All fuss and fairytales

There has been quite a bit of uproar about Richard Dawkins supposed opinions on Fairy tales and their effect on children.

Do listen to to hear what Richard Dawkins actually said on Radio 4 and if you want some silly fun, follow  on Twitter.

I don’t intend to comment on over-simplified reporting or whether Mr Dawkins stirred up controversy for the sake of notoriety – whilst these are interesting topics, this is a blog about writing after all.

What I do want to do is to celebrate the love for fairy tales and fantasy I share with thousands of others – and to think about why this is a good thing.

First of all, stories must entertain – and stories with magic of one sort or another can absolutely enthrall both children and adults. The glorious inventiveness of, say Catherynne  M.Valente or Frances Hardinge, uses enchantment to engage. We delight in sheer ingenuity  – and that I think has much to do with Einstein’s point of view.

If you want your children to be intelligent, read them fairy tales. If you want them to be more intelligent, read them more fairy tales.” EINSTEIN

Secondly, all stories that last act as settings for things we hold precious. They let us experience the results of hope and courage, love and steadfastness for example. They teach, more or less obviously through fable, and the wonder of the fairytale world helps us remember what we learned all the more.

Of course, realistic fiction can do this too – but for those with a taste for the extra-ordinary, characters like Iorek Byrnisson or Eowyn thrill us more. There’s more connection with these invented characters, their largeness and other-worldliness gives us space to explore ideas and emotions.


My third and final point is more contentious. The first two could be agreed with by the most ardent rationalist – unless they regard all fiction as irresponsible lies.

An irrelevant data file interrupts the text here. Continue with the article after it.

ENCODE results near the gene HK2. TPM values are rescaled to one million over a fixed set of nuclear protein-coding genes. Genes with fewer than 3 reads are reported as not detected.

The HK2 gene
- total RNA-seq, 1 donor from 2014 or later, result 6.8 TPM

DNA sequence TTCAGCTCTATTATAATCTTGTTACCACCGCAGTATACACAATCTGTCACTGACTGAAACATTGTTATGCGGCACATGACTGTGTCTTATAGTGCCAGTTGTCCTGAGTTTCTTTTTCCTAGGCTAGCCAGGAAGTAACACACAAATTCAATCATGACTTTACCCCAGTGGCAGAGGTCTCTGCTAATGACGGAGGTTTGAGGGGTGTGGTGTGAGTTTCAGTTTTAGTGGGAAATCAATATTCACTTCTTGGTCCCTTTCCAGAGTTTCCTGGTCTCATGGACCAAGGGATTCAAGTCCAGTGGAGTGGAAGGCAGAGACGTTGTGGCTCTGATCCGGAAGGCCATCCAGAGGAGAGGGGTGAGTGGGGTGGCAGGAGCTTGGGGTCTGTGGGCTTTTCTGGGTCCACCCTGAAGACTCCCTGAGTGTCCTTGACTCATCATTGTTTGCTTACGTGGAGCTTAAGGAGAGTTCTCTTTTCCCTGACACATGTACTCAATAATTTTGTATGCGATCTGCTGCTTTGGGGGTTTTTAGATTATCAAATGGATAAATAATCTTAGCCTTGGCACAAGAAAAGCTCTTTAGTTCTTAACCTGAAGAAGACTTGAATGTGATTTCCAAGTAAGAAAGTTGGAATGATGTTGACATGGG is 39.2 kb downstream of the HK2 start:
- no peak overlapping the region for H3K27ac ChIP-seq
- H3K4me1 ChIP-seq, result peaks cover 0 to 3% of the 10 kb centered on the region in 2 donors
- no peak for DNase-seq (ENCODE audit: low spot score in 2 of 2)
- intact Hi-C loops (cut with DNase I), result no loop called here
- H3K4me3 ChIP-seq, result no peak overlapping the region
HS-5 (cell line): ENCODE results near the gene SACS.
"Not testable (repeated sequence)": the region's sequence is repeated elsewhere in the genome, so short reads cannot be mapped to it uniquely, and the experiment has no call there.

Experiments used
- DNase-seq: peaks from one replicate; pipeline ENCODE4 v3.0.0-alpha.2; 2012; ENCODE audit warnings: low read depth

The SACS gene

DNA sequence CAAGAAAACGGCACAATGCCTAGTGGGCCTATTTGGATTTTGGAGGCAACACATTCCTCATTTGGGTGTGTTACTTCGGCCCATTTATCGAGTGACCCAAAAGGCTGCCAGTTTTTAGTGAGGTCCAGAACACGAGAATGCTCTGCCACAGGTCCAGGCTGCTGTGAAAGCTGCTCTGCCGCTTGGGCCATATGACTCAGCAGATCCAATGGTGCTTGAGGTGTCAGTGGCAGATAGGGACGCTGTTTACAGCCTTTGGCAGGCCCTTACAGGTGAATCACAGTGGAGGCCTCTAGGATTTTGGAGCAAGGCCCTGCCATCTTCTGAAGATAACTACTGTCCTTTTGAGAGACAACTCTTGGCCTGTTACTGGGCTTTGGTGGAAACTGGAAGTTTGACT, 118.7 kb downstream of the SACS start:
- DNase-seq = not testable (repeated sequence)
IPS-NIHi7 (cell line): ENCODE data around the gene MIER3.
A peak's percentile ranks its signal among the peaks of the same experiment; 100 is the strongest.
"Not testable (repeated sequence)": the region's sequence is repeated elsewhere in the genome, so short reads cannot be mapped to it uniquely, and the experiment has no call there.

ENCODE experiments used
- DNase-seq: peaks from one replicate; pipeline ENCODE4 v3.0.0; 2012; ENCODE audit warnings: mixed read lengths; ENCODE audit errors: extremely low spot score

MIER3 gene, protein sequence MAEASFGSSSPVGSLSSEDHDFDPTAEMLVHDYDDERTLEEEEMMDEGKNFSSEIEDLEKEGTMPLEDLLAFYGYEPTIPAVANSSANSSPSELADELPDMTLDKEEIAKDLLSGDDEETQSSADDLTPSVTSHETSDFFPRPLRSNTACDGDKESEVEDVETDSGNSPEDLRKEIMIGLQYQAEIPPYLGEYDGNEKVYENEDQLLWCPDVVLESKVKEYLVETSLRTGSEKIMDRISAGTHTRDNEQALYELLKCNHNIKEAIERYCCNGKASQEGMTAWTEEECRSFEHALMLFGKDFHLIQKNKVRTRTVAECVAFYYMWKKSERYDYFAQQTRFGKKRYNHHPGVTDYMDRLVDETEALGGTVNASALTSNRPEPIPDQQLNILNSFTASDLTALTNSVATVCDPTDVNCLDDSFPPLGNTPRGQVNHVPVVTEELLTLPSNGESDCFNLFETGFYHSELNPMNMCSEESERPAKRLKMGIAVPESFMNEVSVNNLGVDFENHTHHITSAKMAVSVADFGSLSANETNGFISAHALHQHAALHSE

However, I do hold with ‘there are more things in heaven and earth, Horatio, than are dreamt of in your philosophy’. It is the storyteller’s role to leave room for the numinous. My experience is that the deepest, most treasured parts of human life cannot be measured, weighed, dissected or rationalised  – and the wisest stories allow for this.

It should remain for the reader to explore how much is metaphor or magic – and how much is ‘real’.

I leave the last word to Joanne Harris via Katherine Langrish’s excellent blog Seven Miles of Steel Thistles.

A story can bring down a government; or steal away a child’s heart; or build a religion; or just make us see the world differently. Storytellers come and go, but stories never die. And if that isn’t magic, then I don’t know what is.


Black & white engraving of a beautiful enchantress

The Enchantress by Howard Pyle [Public domain], via Wikimedia Commons

The Blind Seamstress III

completing my fairytale for creative people


‘Then let us begin,’ the Rose Lady said and she pulled the dress apart. The sound of each stitch ripping ran inside the Blind Seamstress’s ear like cold poison. Stitches unravelled and fabric rent. It seemed to her that she was servant-of-clay with its fired skin crazed and broken. Pain trod her gut like hunger.

Yet like hunger, it pushed her on. No detail of pleats or fastenings but her need made her swallow and chew the understanding of it.

‘You must be humble,’ said the Rose Lady, ‘and ask others to see the faults for you. There will be many – they will be as grit in your bread and as salt in your coffee.’

Together they unpicked, and made patterns so numerous that rocks had to hold down their flutterings. Toiles and trials, miniatures and mock-ups filled the house of the Blind Seamstress in a soft forest.